He was bounding towards me; I didn’t know he was a morpher. His wildcat tail swished behind him, his lion claws bounded him forwards giving him the grip he needed on the wet stone. His hooves clattered on the stone following the front. His fur merged into feathers at the back and his wings were flaming red, pushing him forward with the air. His scarlet eyes were locked on mine. He pounced. I beat my huge wings, willing to get away from those claws, but I knew I was too late. He dug them in between my scales. I screamed, breathing fire as he brought me back down to earth with a thud. I thrashed and tried to release myself from underneath him for at least twenty minutes before I realized he had me pinned just too perfect, what made me think he hadn’t done this before? Now he was scar face griffin man.

His eyes were still locked on mine and when I stopped thrashing I saw the truce in them. I nodded and clucked my beak on the stone wall, an agreement. He jumped back and was almost immediately morphed back into his human form. I followed suit, but I didn’t want to let him get away with the wounds he’d given me. I ran for him and threw my fist at his face.

He laughed and grabbed my arm, twisting me in the air and catching me in one of strong his arms. Smooth idiot. “Shall we go to the infirmary rather than take revenge on me while you’re bleeding?”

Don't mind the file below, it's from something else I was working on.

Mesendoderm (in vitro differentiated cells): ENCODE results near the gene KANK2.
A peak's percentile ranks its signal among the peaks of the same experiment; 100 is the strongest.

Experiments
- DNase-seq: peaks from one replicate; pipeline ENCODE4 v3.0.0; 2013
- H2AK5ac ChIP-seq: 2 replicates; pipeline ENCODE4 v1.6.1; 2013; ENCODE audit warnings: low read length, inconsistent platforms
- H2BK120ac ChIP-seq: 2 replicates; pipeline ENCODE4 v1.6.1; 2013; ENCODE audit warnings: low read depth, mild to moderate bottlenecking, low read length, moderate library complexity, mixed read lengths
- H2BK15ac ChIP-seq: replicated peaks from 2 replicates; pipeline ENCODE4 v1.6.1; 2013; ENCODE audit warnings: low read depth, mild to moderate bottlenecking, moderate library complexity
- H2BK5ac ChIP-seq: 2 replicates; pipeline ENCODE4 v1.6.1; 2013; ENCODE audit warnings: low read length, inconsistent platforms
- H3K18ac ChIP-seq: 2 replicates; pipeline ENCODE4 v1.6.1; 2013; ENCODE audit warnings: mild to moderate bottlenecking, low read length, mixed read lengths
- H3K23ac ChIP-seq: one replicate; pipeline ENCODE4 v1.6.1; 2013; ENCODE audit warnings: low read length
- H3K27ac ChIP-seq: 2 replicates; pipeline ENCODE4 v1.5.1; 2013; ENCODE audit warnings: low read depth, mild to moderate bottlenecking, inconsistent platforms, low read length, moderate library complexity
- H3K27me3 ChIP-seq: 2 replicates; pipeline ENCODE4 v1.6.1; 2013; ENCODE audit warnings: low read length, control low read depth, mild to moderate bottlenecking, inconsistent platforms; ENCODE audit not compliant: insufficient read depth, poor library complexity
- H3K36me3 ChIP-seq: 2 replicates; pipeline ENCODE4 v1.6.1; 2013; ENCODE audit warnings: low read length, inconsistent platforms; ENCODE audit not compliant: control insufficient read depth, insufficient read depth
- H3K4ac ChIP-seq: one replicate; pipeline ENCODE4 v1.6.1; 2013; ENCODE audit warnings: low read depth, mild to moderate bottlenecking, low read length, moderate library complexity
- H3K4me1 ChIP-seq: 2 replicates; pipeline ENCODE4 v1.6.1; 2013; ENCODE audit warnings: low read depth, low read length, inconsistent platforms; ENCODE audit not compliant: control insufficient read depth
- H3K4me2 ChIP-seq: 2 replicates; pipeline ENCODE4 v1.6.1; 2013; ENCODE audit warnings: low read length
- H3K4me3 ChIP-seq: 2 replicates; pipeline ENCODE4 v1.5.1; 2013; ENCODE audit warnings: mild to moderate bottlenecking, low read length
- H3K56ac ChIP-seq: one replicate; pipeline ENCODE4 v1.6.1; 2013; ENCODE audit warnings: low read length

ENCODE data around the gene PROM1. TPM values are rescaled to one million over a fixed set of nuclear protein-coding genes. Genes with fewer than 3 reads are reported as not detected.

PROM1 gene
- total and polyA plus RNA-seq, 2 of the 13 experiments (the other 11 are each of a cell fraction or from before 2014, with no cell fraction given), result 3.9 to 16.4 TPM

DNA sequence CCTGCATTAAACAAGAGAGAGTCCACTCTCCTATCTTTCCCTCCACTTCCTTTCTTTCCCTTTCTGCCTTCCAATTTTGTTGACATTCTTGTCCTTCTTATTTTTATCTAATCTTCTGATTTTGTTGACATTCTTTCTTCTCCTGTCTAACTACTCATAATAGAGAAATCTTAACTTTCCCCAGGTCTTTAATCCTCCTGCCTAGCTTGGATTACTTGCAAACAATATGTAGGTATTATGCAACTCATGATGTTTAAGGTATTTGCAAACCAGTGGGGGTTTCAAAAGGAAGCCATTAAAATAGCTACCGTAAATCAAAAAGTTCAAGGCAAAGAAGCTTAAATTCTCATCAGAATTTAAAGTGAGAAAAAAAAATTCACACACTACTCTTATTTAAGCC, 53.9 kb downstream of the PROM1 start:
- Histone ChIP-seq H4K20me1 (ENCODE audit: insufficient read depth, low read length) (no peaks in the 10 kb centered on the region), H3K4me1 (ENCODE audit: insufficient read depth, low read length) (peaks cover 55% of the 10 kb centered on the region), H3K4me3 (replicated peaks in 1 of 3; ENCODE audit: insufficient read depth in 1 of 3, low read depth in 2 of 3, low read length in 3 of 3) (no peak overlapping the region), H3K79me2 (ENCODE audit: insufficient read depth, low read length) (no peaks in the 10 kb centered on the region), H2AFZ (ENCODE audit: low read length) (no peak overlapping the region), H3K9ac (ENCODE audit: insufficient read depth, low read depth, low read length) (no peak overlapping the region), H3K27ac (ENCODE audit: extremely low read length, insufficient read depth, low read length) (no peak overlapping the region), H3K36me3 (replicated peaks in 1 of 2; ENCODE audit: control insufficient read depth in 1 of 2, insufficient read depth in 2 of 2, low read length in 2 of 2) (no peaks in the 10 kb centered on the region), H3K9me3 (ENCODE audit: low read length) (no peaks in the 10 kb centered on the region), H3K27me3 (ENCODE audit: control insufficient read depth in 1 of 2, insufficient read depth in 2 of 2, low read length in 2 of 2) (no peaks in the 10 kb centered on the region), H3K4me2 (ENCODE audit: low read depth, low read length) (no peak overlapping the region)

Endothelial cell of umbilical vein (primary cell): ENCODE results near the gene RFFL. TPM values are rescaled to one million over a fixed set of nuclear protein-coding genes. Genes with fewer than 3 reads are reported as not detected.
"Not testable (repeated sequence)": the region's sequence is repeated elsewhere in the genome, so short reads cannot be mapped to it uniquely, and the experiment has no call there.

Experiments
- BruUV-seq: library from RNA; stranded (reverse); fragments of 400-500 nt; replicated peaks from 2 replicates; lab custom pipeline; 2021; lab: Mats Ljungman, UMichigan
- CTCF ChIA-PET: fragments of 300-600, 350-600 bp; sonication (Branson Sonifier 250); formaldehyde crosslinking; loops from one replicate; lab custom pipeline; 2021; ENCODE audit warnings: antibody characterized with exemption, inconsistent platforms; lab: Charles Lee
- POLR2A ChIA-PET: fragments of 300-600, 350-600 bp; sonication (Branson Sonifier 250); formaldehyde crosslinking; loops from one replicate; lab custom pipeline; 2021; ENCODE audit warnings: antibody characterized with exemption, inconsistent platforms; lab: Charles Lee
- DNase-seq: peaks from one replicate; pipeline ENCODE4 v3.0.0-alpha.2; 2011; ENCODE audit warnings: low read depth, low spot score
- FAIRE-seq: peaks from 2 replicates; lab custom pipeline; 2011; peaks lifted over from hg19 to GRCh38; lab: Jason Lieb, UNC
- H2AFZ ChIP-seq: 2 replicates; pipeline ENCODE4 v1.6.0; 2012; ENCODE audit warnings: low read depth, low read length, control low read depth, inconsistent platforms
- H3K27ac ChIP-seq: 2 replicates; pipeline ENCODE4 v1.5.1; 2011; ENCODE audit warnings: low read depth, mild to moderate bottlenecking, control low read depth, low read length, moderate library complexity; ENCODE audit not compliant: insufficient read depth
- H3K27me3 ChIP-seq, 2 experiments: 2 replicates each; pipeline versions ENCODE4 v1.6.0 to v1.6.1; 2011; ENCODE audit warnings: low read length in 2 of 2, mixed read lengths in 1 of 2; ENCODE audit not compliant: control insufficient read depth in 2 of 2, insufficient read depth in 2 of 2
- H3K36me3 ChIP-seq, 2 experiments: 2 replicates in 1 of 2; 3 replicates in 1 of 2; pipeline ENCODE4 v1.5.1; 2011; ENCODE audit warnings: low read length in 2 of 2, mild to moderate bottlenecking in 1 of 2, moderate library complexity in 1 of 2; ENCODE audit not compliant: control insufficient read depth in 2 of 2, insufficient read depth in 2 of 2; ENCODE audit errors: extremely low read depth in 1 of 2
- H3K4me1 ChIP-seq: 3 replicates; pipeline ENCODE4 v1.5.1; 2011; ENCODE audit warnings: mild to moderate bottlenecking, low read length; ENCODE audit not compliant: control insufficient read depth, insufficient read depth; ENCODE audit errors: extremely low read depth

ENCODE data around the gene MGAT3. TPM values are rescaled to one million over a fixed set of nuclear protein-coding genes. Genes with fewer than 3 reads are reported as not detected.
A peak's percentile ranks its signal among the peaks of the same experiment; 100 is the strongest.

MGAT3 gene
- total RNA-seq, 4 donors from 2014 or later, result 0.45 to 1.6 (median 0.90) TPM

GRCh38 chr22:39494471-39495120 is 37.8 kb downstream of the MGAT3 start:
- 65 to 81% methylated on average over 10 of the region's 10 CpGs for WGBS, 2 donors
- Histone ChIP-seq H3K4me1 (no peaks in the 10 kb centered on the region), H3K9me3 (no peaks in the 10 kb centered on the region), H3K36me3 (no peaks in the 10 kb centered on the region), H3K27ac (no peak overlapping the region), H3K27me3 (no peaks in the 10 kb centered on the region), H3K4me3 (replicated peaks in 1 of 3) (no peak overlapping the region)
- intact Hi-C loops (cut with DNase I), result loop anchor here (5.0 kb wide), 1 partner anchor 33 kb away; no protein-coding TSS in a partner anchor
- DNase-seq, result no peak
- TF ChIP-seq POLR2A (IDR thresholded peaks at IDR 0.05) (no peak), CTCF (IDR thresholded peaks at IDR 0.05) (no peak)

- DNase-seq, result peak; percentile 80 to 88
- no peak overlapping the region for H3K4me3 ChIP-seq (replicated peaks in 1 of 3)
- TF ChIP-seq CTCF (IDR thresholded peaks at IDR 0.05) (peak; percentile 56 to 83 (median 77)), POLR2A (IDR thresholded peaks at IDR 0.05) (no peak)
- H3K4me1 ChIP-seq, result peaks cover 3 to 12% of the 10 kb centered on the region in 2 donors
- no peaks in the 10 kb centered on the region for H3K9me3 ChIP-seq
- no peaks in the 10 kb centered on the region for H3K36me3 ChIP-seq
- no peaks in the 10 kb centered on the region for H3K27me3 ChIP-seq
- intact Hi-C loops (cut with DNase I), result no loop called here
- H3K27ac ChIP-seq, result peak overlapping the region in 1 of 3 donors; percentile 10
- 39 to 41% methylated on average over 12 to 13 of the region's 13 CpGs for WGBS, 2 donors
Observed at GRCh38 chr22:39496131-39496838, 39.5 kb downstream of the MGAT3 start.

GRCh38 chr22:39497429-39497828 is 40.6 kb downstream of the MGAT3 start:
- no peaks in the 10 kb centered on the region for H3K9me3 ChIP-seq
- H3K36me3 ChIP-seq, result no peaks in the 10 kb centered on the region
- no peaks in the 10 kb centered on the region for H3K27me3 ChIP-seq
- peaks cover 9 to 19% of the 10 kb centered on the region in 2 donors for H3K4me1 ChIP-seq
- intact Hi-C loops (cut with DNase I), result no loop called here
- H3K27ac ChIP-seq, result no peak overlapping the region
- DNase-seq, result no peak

“Fine.” I grumbled, but I would beat his ass.

The walk back underground was the longest and most humbling walk I’ve ever taken. It was long because of the eight stab holes that wouldn’t let me breath properly, the pain was so sharp when I combined inhalation and walking. I made out that nothing was wrong, and he let me alone.

“Told you.” I panted through the pain as we reached the door to the underground base. He turned his back to me to enter the key code. Maybe, I thought, if I collapse right behind him he won’t notice. My legs buckled and I hit the floor. The pain burned my rib cage but I thankfully felt the relief as the pressure on my stomach was released.

He turned around as the door opened. “Ok are you?” he said sarcastically.

“Just chilling.” I waved my hand dismissively, “Come back for me in a bit.”

He laughed, I wasn’t joking.

He looped a strong arm under my own before I could protest and hoisted me, taking most of my weight. I suppose it wasn’t a lot as I was pretty tiny. I limped with him, leaning on him as much as I could to ease the stabbing. He didn’t say a word, didn’t gloat, nothing.

Jade, who was apparently the nurse, had me patched up in no time. She spent some time checking me over before she actually bandaged me up. She remarked on the bruises on my sides that were now yellowing.

“Just a broken rib, no worries.” I tapped my nose, she understood it meant both broken in one fight. My nose wasn’t that bad I didn’t think but it was slightly off. I had tried to set it myself – ha!